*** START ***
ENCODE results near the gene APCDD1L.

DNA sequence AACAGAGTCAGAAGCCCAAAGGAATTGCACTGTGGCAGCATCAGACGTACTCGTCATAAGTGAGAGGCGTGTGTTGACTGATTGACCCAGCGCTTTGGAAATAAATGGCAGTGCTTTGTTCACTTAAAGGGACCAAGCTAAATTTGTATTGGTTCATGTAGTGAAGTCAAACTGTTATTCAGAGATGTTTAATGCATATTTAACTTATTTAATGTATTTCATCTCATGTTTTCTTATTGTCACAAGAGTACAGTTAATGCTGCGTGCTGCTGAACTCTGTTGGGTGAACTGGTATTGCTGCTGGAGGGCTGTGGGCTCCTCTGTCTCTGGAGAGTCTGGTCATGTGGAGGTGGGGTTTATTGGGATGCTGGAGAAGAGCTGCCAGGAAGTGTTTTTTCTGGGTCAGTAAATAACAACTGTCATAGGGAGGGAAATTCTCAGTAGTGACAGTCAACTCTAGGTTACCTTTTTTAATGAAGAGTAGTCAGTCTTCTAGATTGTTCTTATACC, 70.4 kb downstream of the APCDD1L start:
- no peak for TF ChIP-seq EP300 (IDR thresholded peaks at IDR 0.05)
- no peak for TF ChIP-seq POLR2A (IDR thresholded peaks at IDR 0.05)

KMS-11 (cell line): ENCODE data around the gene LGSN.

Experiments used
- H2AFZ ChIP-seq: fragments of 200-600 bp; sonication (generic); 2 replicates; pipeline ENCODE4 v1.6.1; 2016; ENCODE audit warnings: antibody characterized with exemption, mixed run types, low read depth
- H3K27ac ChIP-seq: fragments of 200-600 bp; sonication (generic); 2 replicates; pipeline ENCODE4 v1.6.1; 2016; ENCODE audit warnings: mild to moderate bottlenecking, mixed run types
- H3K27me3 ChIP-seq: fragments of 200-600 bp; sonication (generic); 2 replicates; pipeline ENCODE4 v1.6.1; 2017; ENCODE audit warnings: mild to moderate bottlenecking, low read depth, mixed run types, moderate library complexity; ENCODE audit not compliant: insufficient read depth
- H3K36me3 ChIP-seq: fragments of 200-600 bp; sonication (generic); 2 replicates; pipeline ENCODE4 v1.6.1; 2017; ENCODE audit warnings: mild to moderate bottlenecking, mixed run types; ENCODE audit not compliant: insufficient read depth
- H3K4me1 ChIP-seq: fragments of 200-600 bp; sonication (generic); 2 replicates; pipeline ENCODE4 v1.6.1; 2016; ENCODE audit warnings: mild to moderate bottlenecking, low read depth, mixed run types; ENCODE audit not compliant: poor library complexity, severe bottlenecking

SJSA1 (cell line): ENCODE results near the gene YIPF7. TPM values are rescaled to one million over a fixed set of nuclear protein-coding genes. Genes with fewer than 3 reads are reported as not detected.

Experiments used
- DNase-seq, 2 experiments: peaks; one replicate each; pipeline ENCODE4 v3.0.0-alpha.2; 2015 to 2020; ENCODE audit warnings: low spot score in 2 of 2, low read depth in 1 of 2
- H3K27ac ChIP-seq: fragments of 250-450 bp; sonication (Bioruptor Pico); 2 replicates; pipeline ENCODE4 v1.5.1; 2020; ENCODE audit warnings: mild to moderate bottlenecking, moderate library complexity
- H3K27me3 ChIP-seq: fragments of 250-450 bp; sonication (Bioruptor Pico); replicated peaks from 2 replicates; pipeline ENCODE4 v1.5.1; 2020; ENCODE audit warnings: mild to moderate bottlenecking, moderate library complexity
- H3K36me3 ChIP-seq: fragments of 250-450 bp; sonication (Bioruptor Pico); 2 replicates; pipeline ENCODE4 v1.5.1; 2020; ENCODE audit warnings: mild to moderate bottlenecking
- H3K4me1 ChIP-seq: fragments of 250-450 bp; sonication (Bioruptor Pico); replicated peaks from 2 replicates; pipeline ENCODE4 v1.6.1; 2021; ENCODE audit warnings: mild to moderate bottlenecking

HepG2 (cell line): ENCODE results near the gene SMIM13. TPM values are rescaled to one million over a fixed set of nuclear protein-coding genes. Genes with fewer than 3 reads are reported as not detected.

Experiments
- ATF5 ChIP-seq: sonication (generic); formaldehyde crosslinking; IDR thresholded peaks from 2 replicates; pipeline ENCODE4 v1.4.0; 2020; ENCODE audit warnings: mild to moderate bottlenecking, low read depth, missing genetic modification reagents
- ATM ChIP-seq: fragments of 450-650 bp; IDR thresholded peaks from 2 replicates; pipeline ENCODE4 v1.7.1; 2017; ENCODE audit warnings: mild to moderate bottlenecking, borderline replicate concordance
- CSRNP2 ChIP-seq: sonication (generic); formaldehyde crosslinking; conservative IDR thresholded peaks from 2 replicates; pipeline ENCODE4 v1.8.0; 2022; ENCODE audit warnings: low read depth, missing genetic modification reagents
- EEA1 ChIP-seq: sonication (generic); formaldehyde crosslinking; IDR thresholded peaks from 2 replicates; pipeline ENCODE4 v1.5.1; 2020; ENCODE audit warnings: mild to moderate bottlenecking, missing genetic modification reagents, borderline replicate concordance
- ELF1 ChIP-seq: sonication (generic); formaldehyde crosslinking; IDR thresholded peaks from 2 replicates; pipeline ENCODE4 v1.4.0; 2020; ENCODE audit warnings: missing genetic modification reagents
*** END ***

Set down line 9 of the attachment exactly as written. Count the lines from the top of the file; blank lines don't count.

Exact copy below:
- H3K27me3 ChIP-seq: fragments of 200-600 bp; sonication (generic); 2 replicates; pipeline ENCODE4 v1.6.1; 2017; ENCODE audit warnings: mild to moderate bottlenecking, low read depth, mixed run types, moderate library complexity; ENCODE audit not compliant: insufficient read depth